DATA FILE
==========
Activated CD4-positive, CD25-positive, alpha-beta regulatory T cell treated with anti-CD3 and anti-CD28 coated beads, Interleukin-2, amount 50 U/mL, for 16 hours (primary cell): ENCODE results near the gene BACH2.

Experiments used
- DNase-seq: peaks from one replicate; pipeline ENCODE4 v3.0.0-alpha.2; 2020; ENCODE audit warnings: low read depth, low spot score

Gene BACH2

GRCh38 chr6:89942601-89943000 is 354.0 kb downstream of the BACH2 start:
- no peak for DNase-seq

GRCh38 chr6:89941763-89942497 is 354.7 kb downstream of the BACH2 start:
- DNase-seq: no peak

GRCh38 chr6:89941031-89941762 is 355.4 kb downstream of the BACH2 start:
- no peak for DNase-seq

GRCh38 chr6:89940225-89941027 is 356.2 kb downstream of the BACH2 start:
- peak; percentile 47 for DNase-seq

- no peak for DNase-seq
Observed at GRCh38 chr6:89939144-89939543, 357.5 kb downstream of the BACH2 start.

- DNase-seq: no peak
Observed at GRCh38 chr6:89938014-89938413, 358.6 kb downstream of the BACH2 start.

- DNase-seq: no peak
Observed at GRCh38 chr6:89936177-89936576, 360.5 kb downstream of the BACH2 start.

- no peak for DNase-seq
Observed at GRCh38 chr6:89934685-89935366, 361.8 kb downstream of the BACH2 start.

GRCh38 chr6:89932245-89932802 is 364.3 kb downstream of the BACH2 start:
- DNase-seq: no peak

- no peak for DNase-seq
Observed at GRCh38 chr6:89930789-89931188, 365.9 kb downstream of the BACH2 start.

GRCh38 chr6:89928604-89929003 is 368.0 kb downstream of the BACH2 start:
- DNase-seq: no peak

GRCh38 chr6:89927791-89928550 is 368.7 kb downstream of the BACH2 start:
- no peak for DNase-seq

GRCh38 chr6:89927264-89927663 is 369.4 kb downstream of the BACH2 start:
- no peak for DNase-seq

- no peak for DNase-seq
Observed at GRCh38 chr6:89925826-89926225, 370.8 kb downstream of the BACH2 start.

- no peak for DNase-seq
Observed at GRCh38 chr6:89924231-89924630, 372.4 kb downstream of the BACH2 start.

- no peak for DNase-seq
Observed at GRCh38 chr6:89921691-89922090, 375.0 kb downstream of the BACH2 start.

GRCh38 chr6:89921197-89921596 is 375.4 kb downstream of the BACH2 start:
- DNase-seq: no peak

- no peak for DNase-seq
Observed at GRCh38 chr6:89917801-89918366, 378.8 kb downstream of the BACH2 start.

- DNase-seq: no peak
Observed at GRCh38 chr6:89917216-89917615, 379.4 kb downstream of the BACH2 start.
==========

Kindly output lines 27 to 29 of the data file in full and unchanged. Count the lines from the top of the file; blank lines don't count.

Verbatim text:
GRCh38 chr6:89927791-89928550 is 368.7 kb downstream of the BACH2 start:
- no peak for DNase-seq

GRCh38 chr6:89927264-89927663 is 369.4 kb downstream of the BACH2 start: